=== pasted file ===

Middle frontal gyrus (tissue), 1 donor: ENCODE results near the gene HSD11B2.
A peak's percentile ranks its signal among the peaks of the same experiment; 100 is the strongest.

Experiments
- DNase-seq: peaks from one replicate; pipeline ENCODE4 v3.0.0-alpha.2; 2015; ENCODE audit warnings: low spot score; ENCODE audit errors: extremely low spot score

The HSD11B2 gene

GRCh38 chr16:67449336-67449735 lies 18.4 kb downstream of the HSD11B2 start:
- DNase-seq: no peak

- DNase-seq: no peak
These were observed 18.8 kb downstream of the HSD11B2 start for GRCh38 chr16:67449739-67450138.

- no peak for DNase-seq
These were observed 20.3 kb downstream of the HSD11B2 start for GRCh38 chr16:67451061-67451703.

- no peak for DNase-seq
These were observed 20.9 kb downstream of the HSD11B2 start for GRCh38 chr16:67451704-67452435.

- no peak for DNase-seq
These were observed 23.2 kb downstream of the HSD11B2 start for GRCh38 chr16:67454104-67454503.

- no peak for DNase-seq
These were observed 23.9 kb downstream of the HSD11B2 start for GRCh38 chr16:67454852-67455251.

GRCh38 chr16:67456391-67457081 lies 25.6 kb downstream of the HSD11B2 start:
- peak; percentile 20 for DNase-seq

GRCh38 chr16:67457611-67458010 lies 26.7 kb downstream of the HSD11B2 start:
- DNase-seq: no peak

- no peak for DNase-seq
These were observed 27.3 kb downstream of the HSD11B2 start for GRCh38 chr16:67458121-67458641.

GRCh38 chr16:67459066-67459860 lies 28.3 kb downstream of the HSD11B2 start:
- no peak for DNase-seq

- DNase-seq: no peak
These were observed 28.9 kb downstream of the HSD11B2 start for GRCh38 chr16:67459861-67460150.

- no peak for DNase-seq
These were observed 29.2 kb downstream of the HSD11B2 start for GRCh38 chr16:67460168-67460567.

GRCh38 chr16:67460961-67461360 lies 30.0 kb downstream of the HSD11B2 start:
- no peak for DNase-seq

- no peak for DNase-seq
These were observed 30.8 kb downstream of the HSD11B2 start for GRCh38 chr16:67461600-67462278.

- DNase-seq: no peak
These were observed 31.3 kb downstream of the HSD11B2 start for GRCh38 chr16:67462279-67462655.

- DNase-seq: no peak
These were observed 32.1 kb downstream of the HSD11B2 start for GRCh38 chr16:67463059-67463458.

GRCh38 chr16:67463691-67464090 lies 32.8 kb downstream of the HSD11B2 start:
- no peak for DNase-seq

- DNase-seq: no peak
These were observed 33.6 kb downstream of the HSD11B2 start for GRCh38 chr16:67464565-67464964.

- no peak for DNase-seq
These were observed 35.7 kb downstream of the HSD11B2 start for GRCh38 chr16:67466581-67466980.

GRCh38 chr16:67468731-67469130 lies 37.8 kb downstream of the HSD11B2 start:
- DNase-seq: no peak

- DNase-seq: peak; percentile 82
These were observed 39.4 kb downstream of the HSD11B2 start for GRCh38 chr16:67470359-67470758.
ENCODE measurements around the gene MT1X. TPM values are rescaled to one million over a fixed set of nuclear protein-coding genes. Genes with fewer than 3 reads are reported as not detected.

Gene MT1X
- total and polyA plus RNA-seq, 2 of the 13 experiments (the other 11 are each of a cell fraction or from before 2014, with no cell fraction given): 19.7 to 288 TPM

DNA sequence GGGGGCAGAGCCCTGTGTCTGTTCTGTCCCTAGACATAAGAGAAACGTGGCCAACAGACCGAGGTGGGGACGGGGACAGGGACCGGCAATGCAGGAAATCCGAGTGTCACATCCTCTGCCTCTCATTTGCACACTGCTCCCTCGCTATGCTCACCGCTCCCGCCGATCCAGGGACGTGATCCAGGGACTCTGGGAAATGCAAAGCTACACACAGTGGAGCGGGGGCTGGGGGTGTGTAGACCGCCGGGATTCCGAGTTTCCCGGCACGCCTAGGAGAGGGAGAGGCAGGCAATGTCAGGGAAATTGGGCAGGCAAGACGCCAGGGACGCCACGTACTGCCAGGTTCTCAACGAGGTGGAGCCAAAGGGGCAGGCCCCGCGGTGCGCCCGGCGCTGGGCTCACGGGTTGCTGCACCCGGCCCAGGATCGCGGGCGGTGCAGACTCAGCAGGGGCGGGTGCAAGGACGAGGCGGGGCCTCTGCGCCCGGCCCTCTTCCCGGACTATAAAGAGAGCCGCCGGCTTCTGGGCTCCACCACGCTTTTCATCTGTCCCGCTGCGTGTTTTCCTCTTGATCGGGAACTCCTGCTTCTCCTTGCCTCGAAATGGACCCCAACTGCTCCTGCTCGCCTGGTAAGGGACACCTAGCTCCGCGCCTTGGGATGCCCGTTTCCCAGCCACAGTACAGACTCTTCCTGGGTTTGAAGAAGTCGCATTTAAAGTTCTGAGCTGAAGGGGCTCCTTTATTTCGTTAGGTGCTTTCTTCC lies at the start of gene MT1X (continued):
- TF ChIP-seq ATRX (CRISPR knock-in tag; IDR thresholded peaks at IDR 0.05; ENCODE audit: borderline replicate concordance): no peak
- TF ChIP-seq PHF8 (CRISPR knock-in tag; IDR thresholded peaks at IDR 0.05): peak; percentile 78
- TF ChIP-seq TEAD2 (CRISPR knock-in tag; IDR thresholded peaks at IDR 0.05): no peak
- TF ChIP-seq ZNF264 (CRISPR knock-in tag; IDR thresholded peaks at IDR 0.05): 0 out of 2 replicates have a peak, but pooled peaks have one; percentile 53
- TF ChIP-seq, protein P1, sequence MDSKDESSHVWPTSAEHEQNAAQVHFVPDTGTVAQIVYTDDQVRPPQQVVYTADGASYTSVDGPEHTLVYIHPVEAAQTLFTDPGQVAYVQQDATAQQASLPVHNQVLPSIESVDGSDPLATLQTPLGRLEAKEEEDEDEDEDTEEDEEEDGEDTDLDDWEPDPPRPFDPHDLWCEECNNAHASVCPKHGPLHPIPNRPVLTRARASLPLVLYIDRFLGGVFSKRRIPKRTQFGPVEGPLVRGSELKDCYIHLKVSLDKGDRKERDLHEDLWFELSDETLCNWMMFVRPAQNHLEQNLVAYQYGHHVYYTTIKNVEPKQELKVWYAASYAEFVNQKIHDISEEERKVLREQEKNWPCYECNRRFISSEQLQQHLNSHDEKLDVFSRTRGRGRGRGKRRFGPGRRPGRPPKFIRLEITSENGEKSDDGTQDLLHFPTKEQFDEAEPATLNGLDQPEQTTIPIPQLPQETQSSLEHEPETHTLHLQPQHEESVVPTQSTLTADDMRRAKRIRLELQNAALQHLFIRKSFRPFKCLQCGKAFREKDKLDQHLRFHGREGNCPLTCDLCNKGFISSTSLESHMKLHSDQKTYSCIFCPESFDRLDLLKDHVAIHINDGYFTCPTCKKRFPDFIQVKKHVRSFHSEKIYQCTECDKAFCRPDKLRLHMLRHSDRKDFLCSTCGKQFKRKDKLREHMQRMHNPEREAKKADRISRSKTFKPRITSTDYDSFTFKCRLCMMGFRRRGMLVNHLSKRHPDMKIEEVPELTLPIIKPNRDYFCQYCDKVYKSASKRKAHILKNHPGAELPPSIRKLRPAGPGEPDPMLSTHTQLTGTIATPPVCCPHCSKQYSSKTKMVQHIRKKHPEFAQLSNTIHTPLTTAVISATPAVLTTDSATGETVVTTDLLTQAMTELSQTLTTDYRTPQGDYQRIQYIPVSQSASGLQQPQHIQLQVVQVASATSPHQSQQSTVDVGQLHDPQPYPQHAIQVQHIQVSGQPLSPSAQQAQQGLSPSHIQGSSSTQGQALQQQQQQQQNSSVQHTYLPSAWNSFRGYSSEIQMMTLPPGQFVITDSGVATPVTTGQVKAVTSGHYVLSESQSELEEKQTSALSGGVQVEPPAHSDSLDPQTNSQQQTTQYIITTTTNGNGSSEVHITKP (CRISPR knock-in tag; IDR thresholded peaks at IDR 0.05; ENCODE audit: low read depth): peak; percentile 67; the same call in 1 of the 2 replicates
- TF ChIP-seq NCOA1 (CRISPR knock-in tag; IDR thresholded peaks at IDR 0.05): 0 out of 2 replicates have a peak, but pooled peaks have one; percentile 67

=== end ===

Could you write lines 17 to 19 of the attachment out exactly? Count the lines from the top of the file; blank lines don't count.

These were observed 23.9 kb downstream of the HSD11B2 start for GRCh38 chr16:67454852-67455251.

GRCh38 chr16:67456391-67457081 lies 25.6 kb downstream of the HSD11B2 start:
- peak; percentile 20 for DNase-seq